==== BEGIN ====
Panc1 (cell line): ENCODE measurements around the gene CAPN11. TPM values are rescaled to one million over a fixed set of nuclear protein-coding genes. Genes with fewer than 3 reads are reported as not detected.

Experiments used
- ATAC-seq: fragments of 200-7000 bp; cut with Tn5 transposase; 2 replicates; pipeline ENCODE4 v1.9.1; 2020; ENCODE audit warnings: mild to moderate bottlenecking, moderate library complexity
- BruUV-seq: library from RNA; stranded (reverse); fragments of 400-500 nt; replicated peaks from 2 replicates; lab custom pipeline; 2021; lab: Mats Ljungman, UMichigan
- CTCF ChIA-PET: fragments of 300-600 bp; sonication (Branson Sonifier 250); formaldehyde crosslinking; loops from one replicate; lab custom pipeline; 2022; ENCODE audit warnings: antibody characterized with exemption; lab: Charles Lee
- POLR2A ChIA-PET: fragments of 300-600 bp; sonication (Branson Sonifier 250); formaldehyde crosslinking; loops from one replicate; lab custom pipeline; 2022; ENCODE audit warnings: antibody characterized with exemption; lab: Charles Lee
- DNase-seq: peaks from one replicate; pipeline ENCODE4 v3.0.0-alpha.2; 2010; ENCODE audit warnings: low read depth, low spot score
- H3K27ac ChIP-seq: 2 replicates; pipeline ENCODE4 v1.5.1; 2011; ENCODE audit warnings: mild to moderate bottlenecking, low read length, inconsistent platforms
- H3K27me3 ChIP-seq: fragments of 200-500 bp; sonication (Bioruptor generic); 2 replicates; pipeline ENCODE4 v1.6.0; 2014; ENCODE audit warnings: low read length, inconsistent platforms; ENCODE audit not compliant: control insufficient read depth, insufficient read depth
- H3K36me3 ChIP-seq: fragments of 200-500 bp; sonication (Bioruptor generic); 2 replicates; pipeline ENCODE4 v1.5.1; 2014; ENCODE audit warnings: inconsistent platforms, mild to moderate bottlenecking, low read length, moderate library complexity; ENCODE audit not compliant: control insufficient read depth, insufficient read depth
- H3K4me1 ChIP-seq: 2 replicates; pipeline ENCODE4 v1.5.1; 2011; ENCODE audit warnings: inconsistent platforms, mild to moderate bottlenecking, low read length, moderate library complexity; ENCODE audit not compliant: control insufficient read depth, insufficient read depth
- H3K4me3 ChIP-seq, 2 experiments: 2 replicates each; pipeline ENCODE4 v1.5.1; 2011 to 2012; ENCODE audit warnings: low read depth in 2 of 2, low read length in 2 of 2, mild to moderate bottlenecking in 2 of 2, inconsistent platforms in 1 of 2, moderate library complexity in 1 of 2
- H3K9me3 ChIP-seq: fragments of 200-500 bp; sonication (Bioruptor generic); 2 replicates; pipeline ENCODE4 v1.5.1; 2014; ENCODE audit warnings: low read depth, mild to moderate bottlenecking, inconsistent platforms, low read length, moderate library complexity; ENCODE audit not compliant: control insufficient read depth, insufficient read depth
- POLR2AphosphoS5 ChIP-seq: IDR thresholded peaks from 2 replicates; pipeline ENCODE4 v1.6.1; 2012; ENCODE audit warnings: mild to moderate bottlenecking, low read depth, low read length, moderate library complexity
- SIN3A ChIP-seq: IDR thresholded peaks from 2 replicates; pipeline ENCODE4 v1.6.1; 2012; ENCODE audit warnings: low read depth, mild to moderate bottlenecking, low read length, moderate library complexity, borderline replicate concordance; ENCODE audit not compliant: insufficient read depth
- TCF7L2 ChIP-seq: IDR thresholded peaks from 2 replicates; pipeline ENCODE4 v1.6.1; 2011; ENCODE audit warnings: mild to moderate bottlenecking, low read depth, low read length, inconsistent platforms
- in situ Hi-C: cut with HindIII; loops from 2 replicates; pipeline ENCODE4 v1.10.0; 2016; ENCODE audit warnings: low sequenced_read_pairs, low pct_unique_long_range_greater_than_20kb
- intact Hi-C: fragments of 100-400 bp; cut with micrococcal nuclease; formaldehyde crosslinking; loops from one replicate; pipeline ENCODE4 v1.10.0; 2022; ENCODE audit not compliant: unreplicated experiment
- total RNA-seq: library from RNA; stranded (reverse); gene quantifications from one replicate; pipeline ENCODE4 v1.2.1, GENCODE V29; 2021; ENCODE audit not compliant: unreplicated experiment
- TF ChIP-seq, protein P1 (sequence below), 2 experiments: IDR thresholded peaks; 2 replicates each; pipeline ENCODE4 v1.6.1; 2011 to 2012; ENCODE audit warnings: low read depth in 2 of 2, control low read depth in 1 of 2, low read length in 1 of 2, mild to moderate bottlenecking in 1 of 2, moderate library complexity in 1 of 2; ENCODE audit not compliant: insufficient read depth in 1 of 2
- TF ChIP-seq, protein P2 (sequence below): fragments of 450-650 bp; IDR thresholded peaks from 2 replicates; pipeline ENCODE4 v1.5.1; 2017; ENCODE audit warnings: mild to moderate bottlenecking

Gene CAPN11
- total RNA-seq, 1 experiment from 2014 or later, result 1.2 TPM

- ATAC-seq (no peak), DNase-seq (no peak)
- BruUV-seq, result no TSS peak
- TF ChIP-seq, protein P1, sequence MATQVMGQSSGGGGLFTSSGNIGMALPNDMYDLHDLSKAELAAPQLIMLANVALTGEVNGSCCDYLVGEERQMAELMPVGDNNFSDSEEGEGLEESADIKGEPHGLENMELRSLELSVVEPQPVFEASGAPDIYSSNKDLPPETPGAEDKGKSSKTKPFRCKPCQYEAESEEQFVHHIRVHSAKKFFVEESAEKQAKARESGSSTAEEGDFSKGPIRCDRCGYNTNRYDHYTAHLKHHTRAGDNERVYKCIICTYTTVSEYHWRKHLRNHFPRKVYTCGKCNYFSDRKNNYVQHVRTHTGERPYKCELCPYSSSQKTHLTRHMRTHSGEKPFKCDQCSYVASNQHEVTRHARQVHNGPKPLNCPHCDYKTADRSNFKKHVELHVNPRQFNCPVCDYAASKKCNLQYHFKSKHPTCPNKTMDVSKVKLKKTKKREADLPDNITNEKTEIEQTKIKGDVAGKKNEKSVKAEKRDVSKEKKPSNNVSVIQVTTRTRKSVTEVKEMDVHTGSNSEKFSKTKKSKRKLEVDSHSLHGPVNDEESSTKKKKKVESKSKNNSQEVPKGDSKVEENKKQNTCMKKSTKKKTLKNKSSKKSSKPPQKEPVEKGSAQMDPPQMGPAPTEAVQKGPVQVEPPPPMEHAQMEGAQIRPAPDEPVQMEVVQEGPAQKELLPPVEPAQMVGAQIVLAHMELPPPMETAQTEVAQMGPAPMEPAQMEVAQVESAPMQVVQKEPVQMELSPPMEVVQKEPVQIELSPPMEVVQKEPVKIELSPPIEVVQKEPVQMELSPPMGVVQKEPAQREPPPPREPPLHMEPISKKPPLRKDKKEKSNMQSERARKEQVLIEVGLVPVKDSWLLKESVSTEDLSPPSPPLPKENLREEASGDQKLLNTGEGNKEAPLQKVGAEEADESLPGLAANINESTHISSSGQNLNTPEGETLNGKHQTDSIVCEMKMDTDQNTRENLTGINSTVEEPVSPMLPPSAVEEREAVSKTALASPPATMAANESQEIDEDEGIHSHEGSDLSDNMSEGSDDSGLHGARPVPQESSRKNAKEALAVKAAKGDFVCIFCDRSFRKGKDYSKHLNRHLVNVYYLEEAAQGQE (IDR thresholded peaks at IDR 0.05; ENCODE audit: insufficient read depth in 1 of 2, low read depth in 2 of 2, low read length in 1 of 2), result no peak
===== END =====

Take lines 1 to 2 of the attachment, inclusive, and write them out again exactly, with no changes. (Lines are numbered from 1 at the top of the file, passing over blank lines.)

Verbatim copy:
Panc1 (cell line): ENCODE measurements around the gene CAPN11. TPM values are rescaled to one million over a fixed set of nuclear protein-coding genes. Genes with fewer than 3 reads are reported as not detected.

Experiments used